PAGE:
A first visible challenge is the recording of vital events. Many births are still reported late (by several months, if not years), while a still large proportion of deaths are reported late or unrecorded, and give insufficient information about the reason of death. This is contrary to the guiding objective to develop effective health policies that will eradicate mortality of newborns and young mothers.
As for other vital events such as marriages, divorces, or elements of civil status like names, changes of residence or citizenship, they are still often little or badly informed. In particular, too little attention is paid to the nexus of lack of birth registration and statelessness and to it the related obligation of the States to have enough legal safeguards in respective legislation. It happens too often that children who have not been registered at birth end up in children trafficking chains for labour or sex exploitation. A person who is not registered at birth may not benefit from state protection, if the state does not recognize him or her as a citizen.
There are therefore shortcomings both in the extent and completion of the event recording system, in the accuracy of the data and their coding or the time taken to update them. The exploitation of statistical data suffers, including on simple analyses such as fertility rates, mortality or the percentage of children in school.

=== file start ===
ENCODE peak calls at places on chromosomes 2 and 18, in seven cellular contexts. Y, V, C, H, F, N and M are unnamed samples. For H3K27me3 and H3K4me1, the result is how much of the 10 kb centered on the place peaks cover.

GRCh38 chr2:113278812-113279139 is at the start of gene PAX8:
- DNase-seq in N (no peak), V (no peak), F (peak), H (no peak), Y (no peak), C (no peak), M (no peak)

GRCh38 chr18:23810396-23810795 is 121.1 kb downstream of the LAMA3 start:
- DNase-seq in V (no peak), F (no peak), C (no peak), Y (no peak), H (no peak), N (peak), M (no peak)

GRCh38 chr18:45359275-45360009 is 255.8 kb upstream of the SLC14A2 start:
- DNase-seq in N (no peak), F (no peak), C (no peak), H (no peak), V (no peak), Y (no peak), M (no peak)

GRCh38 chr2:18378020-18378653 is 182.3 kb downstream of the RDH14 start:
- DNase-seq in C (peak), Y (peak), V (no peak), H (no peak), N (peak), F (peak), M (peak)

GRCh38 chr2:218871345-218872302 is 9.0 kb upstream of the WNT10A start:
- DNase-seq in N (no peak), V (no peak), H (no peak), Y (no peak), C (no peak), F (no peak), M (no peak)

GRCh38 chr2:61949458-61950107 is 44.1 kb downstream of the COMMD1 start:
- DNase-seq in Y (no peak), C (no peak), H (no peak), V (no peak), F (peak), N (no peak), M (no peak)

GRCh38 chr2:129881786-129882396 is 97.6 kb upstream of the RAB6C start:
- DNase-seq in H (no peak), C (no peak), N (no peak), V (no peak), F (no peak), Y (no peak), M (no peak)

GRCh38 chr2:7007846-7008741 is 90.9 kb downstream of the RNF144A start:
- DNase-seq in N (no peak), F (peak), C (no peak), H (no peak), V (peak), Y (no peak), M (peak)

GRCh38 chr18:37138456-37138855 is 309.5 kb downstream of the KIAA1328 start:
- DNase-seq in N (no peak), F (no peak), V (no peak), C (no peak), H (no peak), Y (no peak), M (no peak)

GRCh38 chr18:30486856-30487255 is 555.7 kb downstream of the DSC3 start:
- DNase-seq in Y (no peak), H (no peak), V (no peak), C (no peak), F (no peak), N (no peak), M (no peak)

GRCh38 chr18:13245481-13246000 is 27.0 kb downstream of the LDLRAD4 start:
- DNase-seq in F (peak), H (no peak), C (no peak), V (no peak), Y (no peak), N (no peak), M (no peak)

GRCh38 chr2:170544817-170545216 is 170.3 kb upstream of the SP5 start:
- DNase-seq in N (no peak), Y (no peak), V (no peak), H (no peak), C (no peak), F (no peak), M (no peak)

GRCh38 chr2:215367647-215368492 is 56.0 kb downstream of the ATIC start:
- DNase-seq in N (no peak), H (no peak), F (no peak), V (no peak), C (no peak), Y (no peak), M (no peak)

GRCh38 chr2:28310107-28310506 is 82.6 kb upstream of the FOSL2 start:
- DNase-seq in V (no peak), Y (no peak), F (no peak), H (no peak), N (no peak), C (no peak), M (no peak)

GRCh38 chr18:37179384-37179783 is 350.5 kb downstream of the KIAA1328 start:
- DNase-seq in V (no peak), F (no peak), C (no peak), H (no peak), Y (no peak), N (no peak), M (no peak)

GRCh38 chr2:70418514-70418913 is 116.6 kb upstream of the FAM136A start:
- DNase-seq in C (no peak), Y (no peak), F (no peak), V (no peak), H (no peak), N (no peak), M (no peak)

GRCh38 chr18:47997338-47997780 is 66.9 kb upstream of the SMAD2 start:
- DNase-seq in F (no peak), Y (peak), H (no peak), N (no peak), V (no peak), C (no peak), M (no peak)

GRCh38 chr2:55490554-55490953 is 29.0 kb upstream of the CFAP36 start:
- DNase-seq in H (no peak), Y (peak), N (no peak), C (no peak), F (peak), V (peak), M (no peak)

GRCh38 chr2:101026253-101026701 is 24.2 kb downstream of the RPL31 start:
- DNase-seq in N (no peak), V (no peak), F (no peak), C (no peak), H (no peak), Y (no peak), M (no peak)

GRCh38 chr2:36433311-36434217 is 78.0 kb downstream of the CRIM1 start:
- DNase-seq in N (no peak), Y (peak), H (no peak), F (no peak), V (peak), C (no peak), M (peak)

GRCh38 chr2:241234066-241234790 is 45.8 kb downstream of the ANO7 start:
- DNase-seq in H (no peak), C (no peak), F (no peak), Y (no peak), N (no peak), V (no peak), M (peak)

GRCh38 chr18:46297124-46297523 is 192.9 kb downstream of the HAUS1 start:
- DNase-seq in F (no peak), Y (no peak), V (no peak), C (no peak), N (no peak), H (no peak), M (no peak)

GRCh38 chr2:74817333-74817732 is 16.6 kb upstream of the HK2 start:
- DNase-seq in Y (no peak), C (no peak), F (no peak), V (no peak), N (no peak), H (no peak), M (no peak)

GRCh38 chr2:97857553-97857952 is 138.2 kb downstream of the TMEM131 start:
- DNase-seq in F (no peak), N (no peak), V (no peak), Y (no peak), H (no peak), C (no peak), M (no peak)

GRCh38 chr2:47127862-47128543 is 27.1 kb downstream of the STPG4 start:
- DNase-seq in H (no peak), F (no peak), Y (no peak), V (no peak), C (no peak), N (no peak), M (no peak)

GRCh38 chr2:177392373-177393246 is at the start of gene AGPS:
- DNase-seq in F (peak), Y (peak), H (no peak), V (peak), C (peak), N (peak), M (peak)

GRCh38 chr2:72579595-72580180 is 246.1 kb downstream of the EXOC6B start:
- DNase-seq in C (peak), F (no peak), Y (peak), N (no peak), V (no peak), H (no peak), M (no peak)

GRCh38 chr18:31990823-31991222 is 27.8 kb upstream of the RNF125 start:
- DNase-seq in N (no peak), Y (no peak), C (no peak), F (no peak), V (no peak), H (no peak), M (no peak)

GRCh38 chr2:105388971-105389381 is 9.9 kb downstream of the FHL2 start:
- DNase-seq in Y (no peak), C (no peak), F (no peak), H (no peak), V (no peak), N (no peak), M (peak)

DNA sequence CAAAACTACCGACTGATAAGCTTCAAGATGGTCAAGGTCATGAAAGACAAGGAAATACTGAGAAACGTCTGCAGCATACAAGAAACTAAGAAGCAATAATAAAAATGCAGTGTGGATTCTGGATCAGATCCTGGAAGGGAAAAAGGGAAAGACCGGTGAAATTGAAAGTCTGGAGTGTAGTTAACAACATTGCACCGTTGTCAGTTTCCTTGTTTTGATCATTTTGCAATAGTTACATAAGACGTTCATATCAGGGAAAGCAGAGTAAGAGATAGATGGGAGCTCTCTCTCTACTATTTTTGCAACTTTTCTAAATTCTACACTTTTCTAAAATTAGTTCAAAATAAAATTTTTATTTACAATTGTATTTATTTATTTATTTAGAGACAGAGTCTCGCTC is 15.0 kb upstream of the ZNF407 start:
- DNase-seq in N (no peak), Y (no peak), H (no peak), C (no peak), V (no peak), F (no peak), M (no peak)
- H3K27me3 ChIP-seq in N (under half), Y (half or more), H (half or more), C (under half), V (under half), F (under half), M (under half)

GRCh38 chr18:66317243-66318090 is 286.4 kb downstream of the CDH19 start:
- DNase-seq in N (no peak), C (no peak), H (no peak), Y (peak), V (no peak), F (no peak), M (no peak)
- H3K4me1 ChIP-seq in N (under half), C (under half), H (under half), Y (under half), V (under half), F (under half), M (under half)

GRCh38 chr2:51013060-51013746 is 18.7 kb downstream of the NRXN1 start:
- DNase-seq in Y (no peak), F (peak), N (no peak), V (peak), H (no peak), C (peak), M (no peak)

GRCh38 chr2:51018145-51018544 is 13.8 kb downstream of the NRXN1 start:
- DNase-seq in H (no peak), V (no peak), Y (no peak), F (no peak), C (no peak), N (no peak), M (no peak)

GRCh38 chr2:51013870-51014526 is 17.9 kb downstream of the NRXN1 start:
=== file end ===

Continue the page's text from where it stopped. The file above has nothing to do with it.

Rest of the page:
Strengthening institutional capabilities
This may come as a surprise at a time when digital and computerized management systems are widespread. The solution to this challenge is elsewhere. It resides in the capacity to train administrators and professionals of civil status and vital statistics (CRVS) capable of embracing together all legislative, administrative, statistical, technical, IT and operational subjects.
These executives must be motivated in the first place by the awareness of the importance of the subject of CRVS, and in the capacity of the government to develop health, education and economy policies. They must also be able to assess the performance of the legislation and systems in place and progress in their effective capacity for practical use. For example, by checking that the population has good access to all the legal documentation and certifications necessary to ingress state services in the areas of nutrition, health, education or administration, and is entitled to fair elections with a reliable voter registration.